There is a silent struggle over the word Fiduciary in the financial services industry. I am biased not only because the firm I work for has a Fiduciary duty to its clients but because I think it’s the ethical thing to do. One of the most frustrating things is discussing investing with a friend or relative and slowly realizing that they are being sold the investment product of the month by someone they think they can trust. They are convinced that investing is about making timely trades in and out of asset classes, sectors, or even individual securities and that “their guy” has an edge. This edge never seems to be quantified as their client statements don’t show returns or benchmarks in any meaningful context and there is no master plan that includes both their taxable and retirement accounts.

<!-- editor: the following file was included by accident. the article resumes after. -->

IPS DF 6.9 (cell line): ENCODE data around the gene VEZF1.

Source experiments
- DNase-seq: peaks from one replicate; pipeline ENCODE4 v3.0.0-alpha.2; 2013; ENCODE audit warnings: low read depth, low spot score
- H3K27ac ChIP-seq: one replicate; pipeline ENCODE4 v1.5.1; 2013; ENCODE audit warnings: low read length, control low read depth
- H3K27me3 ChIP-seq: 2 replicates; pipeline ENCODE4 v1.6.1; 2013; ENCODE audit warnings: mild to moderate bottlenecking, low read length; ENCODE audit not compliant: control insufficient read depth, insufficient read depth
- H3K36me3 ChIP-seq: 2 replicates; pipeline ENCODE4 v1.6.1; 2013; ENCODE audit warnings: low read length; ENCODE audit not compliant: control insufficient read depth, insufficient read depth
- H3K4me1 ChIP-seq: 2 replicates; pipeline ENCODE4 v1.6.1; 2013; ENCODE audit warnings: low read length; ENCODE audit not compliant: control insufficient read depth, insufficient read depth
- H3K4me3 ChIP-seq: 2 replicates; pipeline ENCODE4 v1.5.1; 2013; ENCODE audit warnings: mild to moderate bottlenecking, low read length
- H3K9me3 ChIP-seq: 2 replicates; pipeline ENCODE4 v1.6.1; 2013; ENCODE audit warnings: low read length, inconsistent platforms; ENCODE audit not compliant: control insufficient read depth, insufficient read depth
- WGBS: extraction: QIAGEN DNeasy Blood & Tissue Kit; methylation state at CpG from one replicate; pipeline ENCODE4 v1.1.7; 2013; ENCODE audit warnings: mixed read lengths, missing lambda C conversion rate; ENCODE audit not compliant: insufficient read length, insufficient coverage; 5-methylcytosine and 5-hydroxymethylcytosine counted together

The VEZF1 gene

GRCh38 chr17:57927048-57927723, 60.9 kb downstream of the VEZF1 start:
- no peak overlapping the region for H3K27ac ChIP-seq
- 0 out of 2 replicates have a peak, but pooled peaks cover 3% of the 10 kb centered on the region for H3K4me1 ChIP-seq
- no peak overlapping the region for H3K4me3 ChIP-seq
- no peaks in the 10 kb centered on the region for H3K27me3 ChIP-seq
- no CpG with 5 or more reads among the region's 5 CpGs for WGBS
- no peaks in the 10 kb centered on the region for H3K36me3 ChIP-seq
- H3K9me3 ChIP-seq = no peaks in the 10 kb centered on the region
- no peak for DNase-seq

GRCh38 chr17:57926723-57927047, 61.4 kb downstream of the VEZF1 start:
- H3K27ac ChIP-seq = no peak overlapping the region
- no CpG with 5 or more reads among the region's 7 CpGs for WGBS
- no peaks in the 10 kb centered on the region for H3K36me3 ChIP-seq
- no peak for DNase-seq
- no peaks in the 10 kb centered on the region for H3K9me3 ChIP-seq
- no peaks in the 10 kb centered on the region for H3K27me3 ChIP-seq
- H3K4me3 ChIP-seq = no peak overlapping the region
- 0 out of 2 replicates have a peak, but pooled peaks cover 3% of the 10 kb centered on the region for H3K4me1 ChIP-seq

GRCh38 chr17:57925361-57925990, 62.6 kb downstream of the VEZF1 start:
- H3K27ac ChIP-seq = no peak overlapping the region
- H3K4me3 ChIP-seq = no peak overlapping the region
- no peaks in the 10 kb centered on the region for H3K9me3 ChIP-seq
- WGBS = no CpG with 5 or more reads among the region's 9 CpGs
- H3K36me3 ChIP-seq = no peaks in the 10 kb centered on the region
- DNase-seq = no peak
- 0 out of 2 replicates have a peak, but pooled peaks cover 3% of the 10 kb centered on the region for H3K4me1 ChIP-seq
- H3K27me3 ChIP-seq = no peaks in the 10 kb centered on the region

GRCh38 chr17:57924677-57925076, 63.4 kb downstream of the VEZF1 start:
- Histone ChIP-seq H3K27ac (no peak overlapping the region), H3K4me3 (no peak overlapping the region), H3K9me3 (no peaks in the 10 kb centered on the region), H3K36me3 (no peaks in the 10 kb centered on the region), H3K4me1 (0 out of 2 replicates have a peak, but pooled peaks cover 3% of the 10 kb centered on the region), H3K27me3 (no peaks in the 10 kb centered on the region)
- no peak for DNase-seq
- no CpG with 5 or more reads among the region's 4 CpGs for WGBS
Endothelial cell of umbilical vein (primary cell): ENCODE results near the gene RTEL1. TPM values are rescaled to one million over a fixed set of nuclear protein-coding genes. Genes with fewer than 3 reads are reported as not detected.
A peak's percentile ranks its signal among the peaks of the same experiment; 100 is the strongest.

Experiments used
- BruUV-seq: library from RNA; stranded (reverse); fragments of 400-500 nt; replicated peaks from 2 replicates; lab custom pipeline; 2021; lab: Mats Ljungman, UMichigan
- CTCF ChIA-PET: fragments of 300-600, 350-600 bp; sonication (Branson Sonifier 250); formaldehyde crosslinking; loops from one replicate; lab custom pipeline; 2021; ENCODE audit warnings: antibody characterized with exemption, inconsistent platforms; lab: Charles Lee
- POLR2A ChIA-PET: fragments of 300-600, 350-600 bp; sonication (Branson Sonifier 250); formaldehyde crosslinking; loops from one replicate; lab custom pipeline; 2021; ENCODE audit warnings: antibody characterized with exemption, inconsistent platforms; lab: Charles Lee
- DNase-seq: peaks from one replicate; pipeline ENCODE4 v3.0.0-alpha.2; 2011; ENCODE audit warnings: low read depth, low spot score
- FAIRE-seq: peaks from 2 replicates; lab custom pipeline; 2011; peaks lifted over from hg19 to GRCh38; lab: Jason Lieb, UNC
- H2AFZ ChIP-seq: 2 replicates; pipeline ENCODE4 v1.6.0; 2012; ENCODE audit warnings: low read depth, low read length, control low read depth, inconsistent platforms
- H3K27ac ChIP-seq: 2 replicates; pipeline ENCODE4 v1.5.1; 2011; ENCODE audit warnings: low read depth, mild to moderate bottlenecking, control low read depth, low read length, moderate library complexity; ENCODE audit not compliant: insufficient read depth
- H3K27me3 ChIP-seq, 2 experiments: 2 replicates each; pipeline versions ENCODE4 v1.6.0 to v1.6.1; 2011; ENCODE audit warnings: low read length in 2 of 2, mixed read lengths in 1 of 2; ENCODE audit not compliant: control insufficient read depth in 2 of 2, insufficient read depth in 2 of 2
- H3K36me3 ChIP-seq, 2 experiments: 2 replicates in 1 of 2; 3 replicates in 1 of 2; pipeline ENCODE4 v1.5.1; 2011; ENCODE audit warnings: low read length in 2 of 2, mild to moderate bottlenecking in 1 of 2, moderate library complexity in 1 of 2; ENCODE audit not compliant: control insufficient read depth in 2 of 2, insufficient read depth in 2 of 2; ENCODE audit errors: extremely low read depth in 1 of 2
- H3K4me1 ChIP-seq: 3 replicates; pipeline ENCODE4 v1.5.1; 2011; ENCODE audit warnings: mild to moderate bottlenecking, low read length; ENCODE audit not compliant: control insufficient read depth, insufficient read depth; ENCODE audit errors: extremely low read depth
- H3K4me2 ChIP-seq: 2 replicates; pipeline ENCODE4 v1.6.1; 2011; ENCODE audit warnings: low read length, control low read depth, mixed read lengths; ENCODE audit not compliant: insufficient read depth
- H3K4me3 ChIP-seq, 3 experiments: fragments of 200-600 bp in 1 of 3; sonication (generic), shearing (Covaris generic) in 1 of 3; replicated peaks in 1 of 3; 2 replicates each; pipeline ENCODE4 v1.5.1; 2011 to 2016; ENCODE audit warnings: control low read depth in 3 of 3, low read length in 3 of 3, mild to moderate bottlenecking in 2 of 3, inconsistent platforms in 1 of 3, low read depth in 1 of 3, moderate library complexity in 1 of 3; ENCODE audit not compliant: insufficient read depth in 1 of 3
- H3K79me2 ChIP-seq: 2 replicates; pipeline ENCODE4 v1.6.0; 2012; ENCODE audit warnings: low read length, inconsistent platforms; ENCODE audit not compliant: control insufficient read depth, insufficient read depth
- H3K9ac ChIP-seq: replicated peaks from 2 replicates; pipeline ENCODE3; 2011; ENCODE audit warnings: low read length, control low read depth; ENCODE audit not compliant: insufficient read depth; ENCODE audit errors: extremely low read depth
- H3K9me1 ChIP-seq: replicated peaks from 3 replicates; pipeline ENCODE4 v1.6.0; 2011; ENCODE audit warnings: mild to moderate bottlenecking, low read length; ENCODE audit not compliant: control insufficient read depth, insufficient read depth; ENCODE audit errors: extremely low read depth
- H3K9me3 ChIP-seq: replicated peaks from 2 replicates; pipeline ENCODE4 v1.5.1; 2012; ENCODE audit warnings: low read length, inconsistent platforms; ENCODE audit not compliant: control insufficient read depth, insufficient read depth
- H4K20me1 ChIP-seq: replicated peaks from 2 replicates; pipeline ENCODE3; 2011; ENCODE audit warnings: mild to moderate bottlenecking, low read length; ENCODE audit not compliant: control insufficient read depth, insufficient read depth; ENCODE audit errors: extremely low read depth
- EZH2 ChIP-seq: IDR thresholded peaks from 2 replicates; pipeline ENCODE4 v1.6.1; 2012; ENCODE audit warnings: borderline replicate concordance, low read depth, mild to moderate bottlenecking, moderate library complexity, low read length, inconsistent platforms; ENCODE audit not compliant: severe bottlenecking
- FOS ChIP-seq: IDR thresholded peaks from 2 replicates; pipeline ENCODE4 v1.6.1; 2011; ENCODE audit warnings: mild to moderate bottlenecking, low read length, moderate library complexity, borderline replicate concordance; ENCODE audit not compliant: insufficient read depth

The Fiduciary battle is important and is something all investors should be aware of when choosing a financial professional to trust with their life’s work. I go into more detail in my latest post on the Fairway Wealth website. Please check it out if you are an investor and no one has explained the difference between Fiduciary duty and suitability to you. Knowing whether your advisor’s interests are aligned with your own is essential in constructing a robust financial plan.